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Dining: Ice cream, hot dogs and summer in the city

I spent most of the winter cooped up, rushing from one heated space to another, barely registering the newly fallen snow or lacy frost except to sweep it hurriedly from my car. Now that it's summer, I am a creature of the outdoors, soaking up every available ray of light and marveling at a giant rhubarb plant or an unfurling peony. It's a crime to eat indoors in the summer. There's too much to see, too much fresh air to breathe. Here are a few favorite summertime spots that encourage tourist watching, leisurely strolls and sun-kissed satiation.

Fat Ptarmigan Ice Cream Shop

June means ice cream, eaten outside rather than scooped from an embarrassingly large tub of Ben & Jerry's. June also often means rain in Alaska (the weather is fickle and no respecter of calendars) but that didn't deter me from eating my cup of sea salt and caramel ice cream ($3.25) on the sidewalk in a light sprinkle. It was nice to feel the contrast of cold in a concentrated area rather than all over.

The dessert was rich but delicate, just sweet enough with a nuanced interplay of caramelization, hints of salt and creaminess. The cheerful counter girl tried to tempt me with the most popular flavor, delightfully dubbed Bears in a Tub. Sour apple ice cream, gummy bears and blueberry jam mixed together definitely wins points for creativity, but I had to indulge my salted caramel obsession.

The ice cream shop serves up Alaskan Supreme ice cream, Tillamook ice cream and a few other brands. Alaska flavors are the draw; Alaska wildberry, fireweed honey and Kahiltna birch walnut often sell out. The location -- between Fourth and Fifth avenues, by the Egan Center -- makes for primo people watching. The late hours allow for eating ice cream under the (almost) midnight sun.

Fire Island Bakery

This charming neighborhood bakery is on the cusp of downtown and rewards hungry explorers with tasty, tasty treats. Authenticity and passion are paramount here. There is almost always a line and the air is redolent with freshly brewed coffee, chocolate and the yeasty fragrance of rising bread, making it difficult to wait patiently.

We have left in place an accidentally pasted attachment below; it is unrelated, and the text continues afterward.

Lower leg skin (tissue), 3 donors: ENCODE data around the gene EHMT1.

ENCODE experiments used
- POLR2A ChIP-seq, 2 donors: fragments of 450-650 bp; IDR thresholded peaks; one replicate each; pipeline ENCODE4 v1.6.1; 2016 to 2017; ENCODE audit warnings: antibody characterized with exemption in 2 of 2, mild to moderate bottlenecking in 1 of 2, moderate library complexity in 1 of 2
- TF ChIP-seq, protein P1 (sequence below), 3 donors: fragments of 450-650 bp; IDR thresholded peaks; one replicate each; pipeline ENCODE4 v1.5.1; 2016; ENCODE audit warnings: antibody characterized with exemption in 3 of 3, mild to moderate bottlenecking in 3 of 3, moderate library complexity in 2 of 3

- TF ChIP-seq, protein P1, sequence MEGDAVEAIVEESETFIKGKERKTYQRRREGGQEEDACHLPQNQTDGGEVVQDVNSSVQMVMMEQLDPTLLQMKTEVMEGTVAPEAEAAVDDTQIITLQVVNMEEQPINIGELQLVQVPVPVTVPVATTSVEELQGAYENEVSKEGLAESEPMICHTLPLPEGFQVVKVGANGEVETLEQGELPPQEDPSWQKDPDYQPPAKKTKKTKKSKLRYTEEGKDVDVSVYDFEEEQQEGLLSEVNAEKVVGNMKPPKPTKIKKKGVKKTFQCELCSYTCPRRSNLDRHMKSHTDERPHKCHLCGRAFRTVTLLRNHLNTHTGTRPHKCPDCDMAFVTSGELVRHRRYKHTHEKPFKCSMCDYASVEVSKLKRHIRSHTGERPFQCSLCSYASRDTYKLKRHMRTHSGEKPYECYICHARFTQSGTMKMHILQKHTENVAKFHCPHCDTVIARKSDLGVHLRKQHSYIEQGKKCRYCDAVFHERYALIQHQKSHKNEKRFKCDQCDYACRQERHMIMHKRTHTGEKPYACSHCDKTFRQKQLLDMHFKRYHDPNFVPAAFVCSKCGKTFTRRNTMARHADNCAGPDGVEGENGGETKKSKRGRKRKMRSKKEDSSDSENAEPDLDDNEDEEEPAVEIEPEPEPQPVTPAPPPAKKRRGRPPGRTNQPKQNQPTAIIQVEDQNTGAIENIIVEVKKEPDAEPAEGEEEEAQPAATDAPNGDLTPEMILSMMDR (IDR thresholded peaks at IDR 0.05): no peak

Whenever a friend proposes a picnic lunch or impromptu afternoon snack, I head toward Fire Island. On this occasion, I tried the pork banh mi ($10) and a chocolate chip cookie ($2). And ooh, those chocolate croissants ($4) look good. Is that a salted caramel tart ($8)? I'll take that, too. Like I said, it's an obsession.

The sandwiches are perfectly portable and hold up well; they are also fresh and delicious. The cookie barely made it through the door before I was licking the crumbs off of my fingers. I was saving the croissant and caramel tart for my friend BreAnn, who had just arrived in town -- this is how you prove your love, at least within my circle.

For those with visiting friends and family, or who just need a little self-love, Fire Island is in the business of selling sweet and savory valentines.

International House of Hot Dogs

You've seen the food truck and you've been intrigued. International House of … Hot Dogs? There are people sitting almost on the sidewalk of Northern Lights Boulevard, digging in with both hands into crazily constructed concoctions. Then the light turns green, but you're pretty sure you saw some pineapple on someone's hot dog.

I was sent here in search of a bacon-wrapped hot dog, perhaps old hat in the Lower 48 but new to local territory. I like hot dogs. I love bacon. But strangely, the thought of the two together turned me off. It seemed almost obscene.

But then I talked to the guy in the window and I was convinced. He was like an auctioneer; his prattle had me listening close and bidding high. And before I knew it, I was walking away with my prize. I sat down at a picnic table to find it a good home in my belly.

The Chicano ($7.50) is a bacon-wrapped beef polish with mayo, mustard, a double hit of onions (sauteed and fresh), tomato, mustard and jalapeño relish. Right off the bat, I scraped off the mayo, figuring the bacon and dog had plenty of flavorful fat on its own. It was rich but surprisingly good. The bacon appeared to meld with the meat so that the hot dog just seemed to be extra crunchy and smoky. The fresh tomato and onion helped to cut through the pervasive porkiness and the jalapeño relish was a necessary, spicy touch.

This dog was a fresco of flavors and I knew that I would be back. Alaskan summers are bigger, better and richer; these bacon-wrapped hot dogs capture that delicious, indulgent feel.

International House of Hot Dogs

Hours: 9 a.m.-3 p.m. Monday, 9 a.m.-7 p.m. Tuesday-Friday, 10 a.m.-6 p.m. Saturday, closed Sunday

Location: 407 E. Northern Lights Blvd.

Contact: 268-0771

Fat Ptarmigan Ice Cream Shop

Hours: Noon-9 p.m. Sunday-Thursday, noon-10 p.m. Friday-Saturday

Location: 441 W. Fifth Ave.

Contact: 777-7710 and fatptarmigan.com

Fire Island Bakery

Hours: 7 a.m.-6 p.m. Wednesday-Sunday, closed Monday and Tuesday

Location: 1343 G St.

Contact: 569-0001 and fireislandbread.com